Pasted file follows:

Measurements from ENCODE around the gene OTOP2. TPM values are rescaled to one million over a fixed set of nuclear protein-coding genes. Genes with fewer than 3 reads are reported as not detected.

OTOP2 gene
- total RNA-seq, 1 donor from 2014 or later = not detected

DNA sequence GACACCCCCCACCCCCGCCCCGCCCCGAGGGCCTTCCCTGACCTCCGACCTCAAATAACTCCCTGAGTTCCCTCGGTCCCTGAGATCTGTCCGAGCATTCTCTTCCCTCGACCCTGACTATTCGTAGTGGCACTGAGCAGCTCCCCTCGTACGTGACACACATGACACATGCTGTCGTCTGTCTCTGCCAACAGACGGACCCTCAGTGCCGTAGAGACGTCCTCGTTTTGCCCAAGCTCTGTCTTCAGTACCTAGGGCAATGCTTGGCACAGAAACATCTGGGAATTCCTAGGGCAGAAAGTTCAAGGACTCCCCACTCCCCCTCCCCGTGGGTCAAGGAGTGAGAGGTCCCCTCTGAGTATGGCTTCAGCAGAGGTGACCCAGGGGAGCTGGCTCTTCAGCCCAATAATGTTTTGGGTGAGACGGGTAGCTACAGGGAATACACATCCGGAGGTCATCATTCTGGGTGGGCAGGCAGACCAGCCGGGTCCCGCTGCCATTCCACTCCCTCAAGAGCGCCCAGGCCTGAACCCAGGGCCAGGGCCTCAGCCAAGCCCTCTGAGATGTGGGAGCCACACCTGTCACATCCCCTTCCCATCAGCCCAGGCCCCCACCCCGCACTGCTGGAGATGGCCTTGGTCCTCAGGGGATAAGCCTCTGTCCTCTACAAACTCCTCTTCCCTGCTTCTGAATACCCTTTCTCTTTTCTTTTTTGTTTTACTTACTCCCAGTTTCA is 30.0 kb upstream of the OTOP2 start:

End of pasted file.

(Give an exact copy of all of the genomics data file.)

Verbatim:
Measurements from ENCODE around the gene OTOP2. TPM values are rescaled to one million over a fixed set of nuclear protein-coding genes. Genes with fewer than 3 reads are reported as not detected.

OTOP2 gene
- total RNA-seq, 1 donor from 2014 or later = not detected

DNA sequence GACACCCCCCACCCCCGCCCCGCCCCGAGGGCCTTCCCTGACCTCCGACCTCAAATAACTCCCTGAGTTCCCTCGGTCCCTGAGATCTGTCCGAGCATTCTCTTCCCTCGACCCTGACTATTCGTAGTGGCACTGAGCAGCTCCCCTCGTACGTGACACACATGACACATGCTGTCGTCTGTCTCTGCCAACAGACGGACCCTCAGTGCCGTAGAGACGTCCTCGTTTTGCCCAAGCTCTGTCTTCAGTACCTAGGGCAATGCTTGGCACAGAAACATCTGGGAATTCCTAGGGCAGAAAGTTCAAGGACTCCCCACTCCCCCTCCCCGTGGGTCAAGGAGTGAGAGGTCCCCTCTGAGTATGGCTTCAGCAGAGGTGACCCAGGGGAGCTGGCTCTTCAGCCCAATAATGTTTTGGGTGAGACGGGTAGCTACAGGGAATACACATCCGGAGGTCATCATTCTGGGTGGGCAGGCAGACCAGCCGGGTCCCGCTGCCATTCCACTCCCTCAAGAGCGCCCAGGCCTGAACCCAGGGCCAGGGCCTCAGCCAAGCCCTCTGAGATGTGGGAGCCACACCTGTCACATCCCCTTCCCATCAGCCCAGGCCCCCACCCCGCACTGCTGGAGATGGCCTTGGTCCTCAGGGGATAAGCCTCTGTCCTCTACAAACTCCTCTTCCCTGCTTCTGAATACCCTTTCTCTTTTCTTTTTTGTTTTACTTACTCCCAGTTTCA is 30.0 kb upstream of the OTOP2 start: